i don't think feel tense, i think we will feel excited with the level of game and the competitive nature of what this game is. i loved, as a player, been involved in games where there was a lot on them. you know, we have ten of those and this is the first one that is in front of us, so, yeah, i am calm and excited and when the game comes, we willjust have to have an absolute belief in ourselves. elsewhere, the us businessman chris kirchner has been selected as the preferred bidder to buy derby county. that's according to the club's joint administrators this morning. kirchner revived his interest in derby this week, having withdrawn an initial bid three months ago. relegation—threatened derby have been in administration since 22nd september. ronald koeman will return as manager of the netherlands for a second time, following the 2022 qatar world cup. he'll replace louis van gaal, who on sunday revealed he's receiving treatment for prostate cancer. koeman, who most recently managed barcelona.... was in charge of the dutch national side between 2018 and 2020. he said in a statement that he was "very much looking forward to this new challenge, on to achieving new successes together."
final preparations are underway in augusta, ahead of the first men's golf major of the year — the masters — which begins tomorrow. all the build up dominated by the will—he, won't—he saga of tiger woods. he's now confirmed he does intend to play, and will play a final nine practice holes today... just 14 months after suffering life—threatening injuries after crashing his car. 0bviously he is one of the greatest who has ever played this game and especially in our era, so any times he teed off after our —— averages, it will take a lot of the attention, thatis it will take a lot of the attention, that is ok with me, i always liked sliding in a little under the radar. nobody has a work ethic and determination like him. i have never seen _ determination like him. i have never seen anything like it in terms of setting — seen anything like it in terms of setting your mind to something and kind of— setting your mind to something and kind of setting a goal for yourself and proving to yourself and everyone
that you _ and proving to yourself and everyone that you can — and proving to yourself and everyone that you can do it. it is exciting to see — that you can do it. it is exciting to see tiger woods back. that's all the sport for now. you can find more on all those stories on the bbc sport website. that's bbc dot c0 dot uk slash sport thank you very much. let's return to the latest from ukraine now. in recent days, images have emerged from the town of boocha , following the retreat of russian forces, showing bodies of civilians president zelensky is warning that the number of dead in kyiv�*s other surrounding towns and villages, like borodyanka could be even higher. jeremy bowen is one of the first journalists to visit. the destruction in the centre of borodyanka is the worst for its size i've seen in any of the towns around kyiv, including much fought—over irpin and bucha. the worst killing in borodyanka might have come when these flats were destroyed. a line of them stood here. you can see the gaps.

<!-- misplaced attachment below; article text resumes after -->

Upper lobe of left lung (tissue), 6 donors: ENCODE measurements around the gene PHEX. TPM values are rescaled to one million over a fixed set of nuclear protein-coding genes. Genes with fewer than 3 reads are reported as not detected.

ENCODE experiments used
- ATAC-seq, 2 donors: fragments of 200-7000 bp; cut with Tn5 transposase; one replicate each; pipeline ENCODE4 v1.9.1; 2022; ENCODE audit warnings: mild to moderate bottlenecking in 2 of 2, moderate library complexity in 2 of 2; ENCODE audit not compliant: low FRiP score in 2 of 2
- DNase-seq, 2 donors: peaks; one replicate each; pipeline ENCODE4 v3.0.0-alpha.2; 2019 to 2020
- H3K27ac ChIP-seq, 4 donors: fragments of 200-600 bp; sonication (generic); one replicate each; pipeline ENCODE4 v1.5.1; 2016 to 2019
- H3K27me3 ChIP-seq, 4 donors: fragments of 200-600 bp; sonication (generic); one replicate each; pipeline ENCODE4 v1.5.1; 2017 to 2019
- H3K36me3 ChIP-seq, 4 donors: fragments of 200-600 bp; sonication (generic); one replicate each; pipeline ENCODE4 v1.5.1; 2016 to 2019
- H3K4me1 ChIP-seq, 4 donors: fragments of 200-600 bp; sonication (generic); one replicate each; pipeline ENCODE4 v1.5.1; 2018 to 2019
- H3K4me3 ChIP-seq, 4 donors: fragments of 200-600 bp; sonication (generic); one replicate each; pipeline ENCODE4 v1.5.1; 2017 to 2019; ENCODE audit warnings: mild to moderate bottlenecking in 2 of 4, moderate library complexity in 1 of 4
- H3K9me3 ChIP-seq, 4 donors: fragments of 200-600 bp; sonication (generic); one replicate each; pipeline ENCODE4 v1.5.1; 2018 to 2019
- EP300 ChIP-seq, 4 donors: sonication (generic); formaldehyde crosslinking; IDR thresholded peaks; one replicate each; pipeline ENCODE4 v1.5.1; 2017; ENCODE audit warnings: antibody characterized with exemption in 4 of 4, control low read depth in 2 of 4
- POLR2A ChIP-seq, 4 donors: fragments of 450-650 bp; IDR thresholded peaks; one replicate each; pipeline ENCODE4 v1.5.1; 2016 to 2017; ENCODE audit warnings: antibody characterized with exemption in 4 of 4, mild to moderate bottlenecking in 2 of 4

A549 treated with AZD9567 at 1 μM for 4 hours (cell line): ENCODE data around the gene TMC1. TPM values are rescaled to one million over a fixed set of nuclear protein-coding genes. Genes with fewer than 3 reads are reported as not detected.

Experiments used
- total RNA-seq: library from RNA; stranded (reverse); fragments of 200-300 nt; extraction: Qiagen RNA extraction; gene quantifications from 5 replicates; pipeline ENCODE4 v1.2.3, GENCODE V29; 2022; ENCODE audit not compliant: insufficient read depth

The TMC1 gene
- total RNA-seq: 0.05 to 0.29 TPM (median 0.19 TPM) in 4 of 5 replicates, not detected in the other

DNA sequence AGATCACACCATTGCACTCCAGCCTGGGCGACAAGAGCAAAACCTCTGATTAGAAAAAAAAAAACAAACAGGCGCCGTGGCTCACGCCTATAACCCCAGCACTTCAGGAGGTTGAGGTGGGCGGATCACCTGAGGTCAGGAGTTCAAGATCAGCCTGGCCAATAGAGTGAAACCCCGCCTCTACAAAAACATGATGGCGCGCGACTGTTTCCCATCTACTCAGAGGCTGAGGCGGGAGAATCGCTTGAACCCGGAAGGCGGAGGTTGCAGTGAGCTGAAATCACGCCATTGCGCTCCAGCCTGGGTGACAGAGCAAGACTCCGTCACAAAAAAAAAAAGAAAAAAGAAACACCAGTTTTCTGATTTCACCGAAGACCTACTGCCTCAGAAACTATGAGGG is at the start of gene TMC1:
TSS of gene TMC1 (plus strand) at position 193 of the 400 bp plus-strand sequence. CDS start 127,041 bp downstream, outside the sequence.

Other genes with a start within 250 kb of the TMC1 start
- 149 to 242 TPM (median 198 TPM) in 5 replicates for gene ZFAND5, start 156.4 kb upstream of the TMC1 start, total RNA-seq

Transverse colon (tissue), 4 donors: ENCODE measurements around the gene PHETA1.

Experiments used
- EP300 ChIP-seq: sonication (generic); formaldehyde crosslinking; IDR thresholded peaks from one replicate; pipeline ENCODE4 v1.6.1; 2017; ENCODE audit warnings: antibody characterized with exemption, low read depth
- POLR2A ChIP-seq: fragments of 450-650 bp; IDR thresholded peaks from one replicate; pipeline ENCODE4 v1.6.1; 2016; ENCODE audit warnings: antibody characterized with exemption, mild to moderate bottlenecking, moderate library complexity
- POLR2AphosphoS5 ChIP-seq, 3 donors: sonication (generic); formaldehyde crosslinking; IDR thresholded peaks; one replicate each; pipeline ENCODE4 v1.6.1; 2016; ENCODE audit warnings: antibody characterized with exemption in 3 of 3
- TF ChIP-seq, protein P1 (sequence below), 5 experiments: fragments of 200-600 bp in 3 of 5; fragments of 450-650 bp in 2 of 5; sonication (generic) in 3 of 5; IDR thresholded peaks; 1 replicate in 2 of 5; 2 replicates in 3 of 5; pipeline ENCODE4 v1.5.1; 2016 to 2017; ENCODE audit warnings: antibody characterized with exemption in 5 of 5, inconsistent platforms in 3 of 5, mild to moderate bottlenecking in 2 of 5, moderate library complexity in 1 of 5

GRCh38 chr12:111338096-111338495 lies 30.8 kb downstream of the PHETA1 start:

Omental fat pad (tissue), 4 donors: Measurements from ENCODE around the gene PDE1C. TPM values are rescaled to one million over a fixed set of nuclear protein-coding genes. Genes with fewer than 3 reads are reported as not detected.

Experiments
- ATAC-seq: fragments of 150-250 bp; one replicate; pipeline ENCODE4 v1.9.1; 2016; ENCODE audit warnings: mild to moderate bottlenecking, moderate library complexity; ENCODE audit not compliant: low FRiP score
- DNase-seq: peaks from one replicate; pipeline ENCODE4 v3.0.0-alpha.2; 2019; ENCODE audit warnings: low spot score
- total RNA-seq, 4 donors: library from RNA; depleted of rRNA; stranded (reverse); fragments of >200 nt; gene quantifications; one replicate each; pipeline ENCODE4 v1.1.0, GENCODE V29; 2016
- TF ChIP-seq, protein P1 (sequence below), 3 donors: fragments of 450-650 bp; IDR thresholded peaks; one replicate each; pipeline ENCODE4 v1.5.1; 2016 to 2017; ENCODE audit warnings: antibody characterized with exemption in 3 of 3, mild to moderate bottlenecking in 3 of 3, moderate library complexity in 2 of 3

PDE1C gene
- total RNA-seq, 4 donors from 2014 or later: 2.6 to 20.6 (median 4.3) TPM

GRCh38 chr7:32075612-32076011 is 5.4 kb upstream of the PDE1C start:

after you. next door to the rubble, dmytro stashevskyi inspected his shop. this is your shop? medical, pharmacy, it's a pharmacy, yeah? destroyed, everything's gone. we went upstairs where his wife svitlana was trying to clean up his mother's flat. their family is safe, but not their friends in the destroyed building next door. translation: they were all our neighbours. - shortly after the air strike, people nearby heard some voices shouting for help. russian soldiers stopped them digging. they threatened to shoot if they tried. dmytro left 30 others in the cellar before the strike. when he went back in the morning, it was full of rubble. all 30 are missing. you're lucky to be alive, aren't you? "yes," he said, "my wife, mother
and daughter were praying for me." this is a civilian block of flats. now, only a ballistic missile or an air strike can do this sort of damage. under the laws of war, killing civilians and wanton destruction are both crimes unless it can somehow be proved that that was a military target. close by, local people were getting some food organised by their priest, who said he'd seen the russians shooting civilians. you saw civilians being killed by a russian sniper? translation: it was the 2nd of march near the petrol station. _ we were driving along, followed by two civilian cars. theyjust shot them. it was an execution. most people here left during the russian occupation. svitlana said coming back made her empty and scared. tell us what the town was like before.